Church World Service welcomes the passage of the quadrennial Agriculture Improvement Act of 2018, commonly referred to as the Farm Bill. Along with colleague organizations in the faith community CWS advocated with Congress to ensure that the Farm Bill helps meet the needs of food insecure families in the United States and around the world.
Our 2018 Farm Bill efforts focused on the Supplemental Nutrition Assistance Program (SNAP, formerly Food Stamps). From Public Service Announcements in Kansas, op/eds across the country and meetings with Congressional offices, CWS and the faith community worked tirelessly to eliminate the onerous work requirements and eligibility changes in the House version of the bill that had the potential to throw millions of recipients off the critical support they need to feed themselves and their families. Thankfully, our efforts were successful, and the final legislation did not include these harmful provisions.
Our advocacy also helped persuade Congress to increase funding to SNAP Employment and Training programs, as well as to authorize funds for under-served populations such as returning formerly incarcerated citizens, enabling them to receive much-needed benefits.
Internationally, the Farm Bill allocates 10 percent of McGovern-Dole International Food for Education and Child Nutrition Program resources to local and regional procurement of commodities (rather than requiring shipments from the U.S.). These funds allow for food aid purchases to be made in or near the region where they will be used, thus helping local farmers and developing local economies.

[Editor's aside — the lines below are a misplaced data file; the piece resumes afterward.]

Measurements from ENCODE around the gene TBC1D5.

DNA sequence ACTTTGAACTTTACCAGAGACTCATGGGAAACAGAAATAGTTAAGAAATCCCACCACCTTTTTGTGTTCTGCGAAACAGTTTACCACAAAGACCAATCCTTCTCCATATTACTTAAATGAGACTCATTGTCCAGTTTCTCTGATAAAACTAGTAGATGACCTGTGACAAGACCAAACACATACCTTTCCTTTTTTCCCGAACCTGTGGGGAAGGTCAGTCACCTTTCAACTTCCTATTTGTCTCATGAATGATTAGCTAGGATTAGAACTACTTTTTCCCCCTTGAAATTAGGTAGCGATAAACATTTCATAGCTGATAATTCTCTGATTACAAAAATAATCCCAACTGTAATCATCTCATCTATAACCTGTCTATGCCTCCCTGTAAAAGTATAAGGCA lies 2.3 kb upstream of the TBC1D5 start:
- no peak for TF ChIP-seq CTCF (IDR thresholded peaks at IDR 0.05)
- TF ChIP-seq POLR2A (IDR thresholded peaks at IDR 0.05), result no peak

The final bill included a completely unrelated provision voted earlier by the House of Representatives that prevents the current Congress from ending U.S. support for Saudi Arabia’s brutal war in Yemen. This war has resulted in the deaths of countless civilians and placed the Yemeni population at risk of starvation. As a humanitarian agency that has stood strong caring for the most vulnerable, support for this military intervention violates the kind of world we have been working towards for more than seventy years, and is totally unacceptable and wrong.
We understand that the U.S. federal budget is a moral document that expresses our nation’s values, and we are appreciative that elements of the 2018 Farm Bill demonstrate America’s care for the most vulnerable among us.
As with all Church World Service advocacy, our work on the Farm bill is rooted in Jesus’ call to feed the hungry, satisfy the thirsty, welcome the immigrant, clothe the naked, care for the sick and show mercy to the prisoners (Matthew 25: 31-40). Our goal is a world where there will be Enough for All.